Causey had sharp words throughout the session for a bill that (House Bill 346) allowed nonprofit Blue Cross NC to act more like a for-profit insurance company.
Representative Wesley Harris (D-Mecklenburg) has served three terms in the state House and is looking for a new challenge.
The Charlotte economist has filed to run for state treasurer. Current Treasurer Dale Folwell (R) has his sights set on the governor’s mansion.
Steve Troxler, who has served as Commissioner of Agriculture since 2005, has filed for reelection to continue the role of promoting North Carolina’s $92 billion agribusiness economy.
Fayetteville native and Democrat Tim Dunn became the first candidate to file for attorney general. Dunn is a former Marine and attorney who now “limits his law practice to representing juveniles facing criminal charges, and he represents Veterans, Active-duty, and Law Enforcement Officers in restoring their Second Amendment rights.”
Rep. Jeff Jackson (D) and Rep. Dan Bishop (R) are also expected to file for attorney general as they depart Congress along with current Democratic Durham County District Attorney Satana Deberry.
Two Democrats and one Republican have already filed for what’s expected to be a crowded field for North Carolina’s next lieutenant governor. State Sen. Rachel Hunt and former state Sen. Ben Clark are running in the Democratic primary for lieutenant governor. Republican Rivera Douthit, a minister from Matthews, is also seeking the seat.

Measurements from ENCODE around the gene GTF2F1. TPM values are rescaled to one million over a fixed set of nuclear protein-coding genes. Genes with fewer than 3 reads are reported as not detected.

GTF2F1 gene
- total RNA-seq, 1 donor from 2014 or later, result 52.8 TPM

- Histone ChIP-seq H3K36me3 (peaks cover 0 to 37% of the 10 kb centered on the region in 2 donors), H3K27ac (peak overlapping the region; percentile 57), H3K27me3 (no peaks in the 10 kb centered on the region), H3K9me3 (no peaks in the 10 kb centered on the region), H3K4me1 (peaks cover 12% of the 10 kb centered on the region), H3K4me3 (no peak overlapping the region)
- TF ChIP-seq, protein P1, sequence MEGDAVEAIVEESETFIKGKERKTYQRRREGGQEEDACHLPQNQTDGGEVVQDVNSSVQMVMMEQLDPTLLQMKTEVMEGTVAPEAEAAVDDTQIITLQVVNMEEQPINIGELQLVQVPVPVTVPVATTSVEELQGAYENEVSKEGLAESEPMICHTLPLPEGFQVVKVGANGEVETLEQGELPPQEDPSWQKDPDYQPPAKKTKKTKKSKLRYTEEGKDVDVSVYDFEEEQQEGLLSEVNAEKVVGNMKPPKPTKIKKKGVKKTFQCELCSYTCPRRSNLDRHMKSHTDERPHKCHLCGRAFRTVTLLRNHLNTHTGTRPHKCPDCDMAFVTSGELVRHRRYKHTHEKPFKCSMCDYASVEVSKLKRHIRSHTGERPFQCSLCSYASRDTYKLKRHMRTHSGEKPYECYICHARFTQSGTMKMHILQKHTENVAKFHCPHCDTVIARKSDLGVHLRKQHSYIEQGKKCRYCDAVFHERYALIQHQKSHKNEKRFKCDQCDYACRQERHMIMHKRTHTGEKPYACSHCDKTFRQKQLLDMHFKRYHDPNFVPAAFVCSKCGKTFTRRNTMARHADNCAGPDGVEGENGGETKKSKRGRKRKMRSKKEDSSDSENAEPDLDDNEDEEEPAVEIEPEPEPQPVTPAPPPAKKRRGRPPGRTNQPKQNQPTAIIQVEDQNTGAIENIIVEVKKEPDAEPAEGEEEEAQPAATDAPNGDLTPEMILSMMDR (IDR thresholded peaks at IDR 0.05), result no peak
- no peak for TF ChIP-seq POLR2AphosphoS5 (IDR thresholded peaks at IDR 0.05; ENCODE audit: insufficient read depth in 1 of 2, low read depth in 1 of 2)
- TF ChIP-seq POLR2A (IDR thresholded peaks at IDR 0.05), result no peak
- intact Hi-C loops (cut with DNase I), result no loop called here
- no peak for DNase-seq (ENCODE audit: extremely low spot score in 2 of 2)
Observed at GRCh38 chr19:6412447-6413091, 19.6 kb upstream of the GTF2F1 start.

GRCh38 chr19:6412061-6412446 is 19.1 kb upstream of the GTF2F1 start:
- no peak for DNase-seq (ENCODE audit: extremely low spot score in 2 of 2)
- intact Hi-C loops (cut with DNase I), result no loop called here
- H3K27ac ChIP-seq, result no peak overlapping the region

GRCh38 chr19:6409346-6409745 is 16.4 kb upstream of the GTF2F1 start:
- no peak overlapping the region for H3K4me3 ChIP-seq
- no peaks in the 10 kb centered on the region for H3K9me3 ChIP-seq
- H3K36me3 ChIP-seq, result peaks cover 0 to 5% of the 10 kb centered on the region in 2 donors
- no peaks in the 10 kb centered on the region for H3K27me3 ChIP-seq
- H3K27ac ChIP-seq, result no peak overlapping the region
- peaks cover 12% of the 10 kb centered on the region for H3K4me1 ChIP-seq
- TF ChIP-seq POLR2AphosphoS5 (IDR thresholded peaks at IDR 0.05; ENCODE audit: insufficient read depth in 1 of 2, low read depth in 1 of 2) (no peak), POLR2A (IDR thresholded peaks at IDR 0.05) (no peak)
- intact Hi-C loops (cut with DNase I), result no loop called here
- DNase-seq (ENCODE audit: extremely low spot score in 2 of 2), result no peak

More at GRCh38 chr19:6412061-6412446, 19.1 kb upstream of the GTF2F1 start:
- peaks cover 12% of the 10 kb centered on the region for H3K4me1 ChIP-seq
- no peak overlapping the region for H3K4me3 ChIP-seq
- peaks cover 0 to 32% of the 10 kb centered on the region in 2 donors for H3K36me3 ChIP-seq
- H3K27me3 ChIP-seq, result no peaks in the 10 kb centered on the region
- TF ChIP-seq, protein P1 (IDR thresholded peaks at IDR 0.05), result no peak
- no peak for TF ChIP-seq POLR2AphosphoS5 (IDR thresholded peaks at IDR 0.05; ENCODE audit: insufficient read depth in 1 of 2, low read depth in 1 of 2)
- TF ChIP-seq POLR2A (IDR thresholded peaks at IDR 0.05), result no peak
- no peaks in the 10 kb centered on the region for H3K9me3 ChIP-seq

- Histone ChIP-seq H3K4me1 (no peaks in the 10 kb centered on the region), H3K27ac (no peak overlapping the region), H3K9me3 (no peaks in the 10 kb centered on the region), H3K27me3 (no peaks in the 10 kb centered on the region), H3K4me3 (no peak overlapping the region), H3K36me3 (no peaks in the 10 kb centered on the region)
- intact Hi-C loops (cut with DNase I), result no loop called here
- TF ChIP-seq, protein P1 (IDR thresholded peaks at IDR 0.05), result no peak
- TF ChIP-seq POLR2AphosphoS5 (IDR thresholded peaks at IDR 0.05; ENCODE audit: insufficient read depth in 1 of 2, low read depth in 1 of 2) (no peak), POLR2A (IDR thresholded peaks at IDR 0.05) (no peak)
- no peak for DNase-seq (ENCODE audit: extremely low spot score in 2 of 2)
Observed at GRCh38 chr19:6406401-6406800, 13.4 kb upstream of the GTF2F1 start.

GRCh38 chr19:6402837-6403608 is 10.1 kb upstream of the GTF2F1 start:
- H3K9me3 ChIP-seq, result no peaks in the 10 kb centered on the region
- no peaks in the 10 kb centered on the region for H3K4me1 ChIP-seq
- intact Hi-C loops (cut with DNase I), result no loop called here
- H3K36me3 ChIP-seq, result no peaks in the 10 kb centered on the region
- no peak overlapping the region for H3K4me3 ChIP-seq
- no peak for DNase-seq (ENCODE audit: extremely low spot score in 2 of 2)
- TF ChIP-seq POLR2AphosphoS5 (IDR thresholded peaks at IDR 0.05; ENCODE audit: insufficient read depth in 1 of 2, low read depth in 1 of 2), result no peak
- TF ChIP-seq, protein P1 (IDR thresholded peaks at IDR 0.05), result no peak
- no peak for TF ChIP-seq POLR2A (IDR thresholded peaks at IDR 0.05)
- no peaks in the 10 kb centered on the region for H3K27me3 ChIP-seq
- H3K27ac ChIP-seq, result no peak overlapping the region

Rep. Marvin Lucas, a Democratic lawmaker who has represented Cumberland County in the state House for more than two decades, has decided to follow Rep. Rosa Gill’s lead and not run for reelection. Lucas telling the Raleigh News & Observer “the time is right.”
Rep. Pricey Harrison (D-Guilford), a champion of North Carolina’s environment, is seeking another two years in office. In an environmentally friendly filing, she rode her bike to submit the paperwork for her candidacy.
And finally, if you thought the opening day of the candidate filing season was a busy one, you would be correct!
Western Carolina University political scientist Chris Cooper crunched the numbers noting that Monday saw nearly 700 candidates register to run in the 2024 elections.
NC Newsline is part of States Newsroom, a nonprofit news network supported by grants and a coalition of donors as a 501c(3) public charity. NC Newsline maintains editorial independence. Contact Editor Rob Schofield for questions: [email protected]. Follow NC Newsline on Facebook and Twitter.
Join the First Amendment Society, a membership that goes directly to funding TCB‘s newsroom.
We believe that reporting can save the world.
The TCB First Amendment Society recognizes the vital role of a free, unfettered press with a bundling of local experiences designed to build community, and unique engagements with our newsroom that will help you understand, and shape, local journalism’s critical role in uplifting the people in our cities.
All revenue goes directly into the newsroom as reporters’ salaries and freelance commissions.